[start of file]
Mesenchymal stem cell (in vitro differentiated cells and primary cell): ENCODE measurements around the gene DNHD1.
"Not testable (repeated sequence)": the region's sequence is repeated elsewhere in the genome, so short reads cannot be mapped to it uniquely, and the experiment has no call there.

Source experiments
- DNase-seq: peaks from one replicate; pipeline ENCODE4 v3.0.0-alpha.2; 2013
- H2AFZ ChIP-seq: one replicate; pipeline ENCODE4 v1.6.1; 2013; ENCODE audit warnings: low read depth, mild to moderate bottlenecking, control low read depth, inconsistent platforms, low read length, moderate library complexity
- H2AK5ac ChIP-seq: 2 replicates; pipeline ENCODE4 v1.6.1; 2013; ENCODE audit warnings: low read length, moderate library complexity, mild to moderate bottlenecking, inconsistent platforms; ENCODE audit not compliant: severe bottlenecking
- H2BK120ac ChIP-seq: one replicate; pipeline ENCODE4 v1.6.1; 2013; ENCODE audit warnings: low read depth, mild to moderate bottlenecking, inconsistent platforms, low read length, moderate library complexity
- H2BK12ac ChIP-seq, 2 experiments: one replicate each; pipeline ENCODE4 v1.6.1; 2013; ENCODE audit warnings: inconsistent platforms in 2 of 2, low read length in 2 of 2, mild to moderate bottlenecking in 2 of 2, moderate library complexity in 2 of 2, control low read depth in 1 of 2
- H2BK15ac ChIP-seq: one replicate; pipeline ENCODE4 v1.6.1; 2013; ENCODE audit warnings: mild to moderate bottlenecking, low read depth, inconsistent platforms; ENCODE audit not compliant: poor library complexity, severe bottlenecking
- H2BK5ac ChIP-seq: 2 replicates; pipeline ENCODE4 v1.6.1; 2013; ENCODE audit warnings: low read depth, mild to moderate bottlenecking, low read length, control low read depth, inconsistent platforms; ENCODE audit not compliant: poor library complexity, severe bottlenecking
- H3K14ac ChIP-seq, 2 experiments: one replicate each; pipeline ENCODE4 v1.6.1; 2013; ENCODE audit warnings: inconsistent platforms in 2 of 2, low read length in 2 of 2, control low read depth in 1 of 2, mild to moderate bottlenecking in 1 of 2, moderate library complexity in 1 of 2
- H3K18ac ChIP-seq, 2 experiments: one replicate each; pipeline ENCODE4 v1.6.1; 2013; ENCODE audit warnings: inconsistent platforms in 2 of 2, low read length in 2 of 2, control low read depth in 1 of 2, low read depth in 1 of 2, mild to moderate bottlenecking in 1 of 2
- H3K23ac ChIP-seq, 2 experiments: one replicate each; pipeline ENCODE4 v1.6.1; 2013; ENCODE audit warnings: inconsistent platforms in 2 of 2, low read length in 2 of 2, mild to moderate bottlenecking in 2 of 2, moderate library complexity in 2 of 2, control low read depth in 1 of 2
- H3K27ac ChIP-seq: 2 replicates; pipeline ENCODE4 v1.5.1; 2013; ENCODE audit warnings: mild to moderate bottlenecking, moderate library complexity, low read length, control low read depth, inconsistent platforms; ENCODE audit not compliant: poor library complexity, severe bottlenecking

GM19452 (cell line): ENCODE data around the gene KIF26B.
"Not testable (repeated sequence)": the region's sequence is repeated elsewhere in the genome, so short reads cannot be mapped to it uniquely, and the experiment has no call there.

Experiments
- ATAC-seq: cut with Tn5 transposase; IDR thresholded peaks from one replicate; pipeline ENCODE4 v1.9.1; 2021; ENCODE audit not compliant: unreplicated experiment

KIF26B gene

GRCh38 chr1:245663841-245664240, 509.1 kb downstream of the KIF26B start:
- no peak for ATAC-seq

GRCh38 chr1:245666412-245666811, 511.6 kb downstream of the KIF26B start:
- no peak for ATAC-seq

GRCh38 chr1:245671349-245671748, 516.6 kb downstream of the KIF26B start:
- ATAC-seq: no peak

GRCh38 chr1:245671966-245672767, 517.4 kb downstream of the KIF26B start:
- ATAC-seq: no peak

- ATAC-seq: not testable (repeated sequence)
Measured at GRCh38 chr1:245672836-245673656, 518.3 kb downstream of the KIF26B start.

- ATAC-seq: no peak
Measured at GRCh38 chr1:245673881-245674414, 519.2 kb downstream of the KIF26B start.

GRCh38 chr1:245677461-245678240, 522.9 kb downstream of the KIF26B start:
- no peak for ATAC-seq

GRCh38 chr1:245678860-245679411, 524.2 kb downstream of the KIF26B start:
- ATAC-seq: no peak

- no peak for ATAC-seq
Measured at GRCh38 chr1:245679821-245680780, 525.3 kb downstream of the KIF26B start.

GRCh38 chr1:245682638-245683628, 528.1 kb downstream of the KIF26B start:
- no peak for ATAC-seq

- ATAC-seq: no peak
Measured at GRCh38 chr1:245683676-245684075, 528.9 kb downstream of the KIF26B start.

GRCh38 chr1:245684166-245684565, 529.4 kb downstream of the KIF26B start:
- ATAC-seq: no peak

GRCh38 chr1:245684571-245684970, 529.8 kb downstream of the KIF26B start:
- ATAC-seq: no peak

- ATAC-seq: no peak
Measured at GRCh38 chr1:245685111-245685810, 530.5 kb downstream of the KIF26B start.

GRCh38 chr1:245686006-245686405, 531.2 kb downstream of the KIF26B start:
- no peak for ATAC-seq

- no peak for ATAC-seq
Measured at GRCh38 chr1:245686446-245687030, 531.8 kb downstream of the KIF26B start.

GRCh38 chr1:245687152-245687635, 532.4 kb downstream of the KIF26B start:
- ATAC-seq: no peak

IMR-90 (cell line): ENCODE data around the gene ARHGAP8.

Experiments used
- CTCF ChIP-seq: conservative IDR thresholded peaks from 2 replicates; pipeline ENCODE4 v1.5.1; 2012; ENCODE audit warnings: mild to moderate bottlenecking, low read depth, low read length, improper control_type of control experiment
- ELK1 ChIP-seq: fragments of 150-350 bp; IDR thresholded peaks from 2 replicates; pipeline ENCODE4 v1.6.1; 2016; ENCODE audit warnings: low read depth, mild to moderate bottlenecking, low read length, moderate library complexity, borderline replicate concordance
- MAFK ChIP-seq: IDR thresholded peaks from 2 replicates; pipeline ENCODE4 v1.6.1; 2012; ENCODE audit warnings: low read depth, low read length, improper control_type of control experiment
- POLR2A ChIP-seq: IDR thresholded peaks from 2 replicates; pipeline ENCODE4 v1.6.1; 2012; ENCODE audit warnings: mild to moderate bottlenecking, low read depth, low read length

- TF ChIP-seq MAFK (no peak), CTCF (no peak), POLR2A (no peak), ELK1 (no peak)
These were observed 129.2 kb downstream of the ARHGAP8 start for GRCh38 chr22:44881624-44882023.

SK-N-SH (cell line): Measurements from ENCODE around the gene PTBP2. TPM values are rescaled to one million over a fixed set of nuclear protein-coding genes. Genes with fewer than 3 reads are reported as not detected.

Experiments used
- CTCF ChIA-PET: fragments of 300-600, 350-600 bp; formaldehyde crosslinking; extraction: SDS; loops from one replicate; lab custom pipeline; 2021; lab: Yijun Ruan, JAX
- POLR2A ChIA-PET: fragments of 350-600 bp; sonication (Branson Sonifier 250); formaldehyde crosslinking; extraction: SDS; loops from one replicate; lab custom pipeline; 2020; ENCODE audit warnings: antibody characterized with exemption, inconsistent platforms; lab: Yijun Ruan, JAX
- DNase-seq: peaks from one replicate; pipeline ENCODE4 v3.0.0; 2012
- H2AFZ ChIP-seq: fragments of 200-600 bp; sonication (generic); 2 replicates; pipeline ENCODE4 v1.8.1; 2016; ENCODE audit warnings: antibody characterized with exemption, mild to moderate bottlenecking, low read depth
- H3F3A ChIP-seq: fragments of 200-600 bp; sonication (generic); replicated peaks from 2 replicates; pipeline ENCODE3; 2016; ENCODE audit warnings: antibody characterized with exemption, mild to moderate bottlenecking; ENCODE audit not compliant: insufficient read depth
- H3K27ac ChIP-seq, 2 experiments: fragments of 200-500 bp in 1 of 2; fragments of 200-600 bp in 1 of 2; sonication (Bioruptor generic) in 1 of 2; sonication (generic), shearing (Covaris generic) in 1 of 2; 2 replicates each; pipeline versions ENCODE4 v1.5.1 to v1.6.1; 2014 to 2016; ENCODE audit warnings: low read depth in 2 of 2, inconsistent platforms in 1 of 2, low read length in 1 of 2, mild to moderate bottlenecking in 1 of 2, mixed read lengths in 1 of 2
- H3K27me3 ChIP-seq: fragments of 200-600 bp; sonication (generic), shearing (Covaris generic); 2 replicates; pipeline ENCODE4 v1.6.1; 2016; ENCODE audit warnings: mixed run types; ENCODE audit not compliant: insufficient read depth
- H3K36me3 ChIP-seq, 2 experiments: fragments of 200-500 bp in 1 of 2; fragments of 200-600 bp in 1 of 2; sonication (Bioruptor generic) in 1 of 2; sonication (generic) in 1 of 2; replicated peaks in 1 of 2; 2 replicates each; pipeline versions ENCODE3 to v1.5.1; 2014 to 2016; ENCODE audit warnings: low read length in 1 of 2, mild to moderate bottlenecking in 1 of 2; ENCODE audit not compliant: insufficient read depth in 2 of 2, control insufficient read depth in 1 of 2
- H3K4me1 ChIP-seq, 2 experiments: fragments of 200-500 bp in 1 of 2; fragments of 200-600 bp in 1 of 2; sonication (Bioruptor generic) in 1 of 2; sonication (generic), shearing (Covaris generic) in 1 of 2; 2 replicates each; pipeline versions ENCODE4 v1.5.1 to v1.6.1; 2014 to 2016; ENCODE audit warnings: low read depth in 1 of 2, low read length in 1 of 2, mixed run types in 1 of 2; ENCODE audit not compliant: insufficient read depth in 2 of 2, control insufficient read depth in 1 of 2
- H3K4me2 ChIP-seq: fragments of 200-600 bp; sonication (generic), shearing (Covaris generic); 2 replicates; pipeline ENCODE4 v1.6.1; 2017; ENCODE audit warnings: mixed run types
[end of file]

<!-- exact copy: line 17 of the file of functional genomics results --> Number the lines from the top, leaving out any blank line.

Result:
Experiments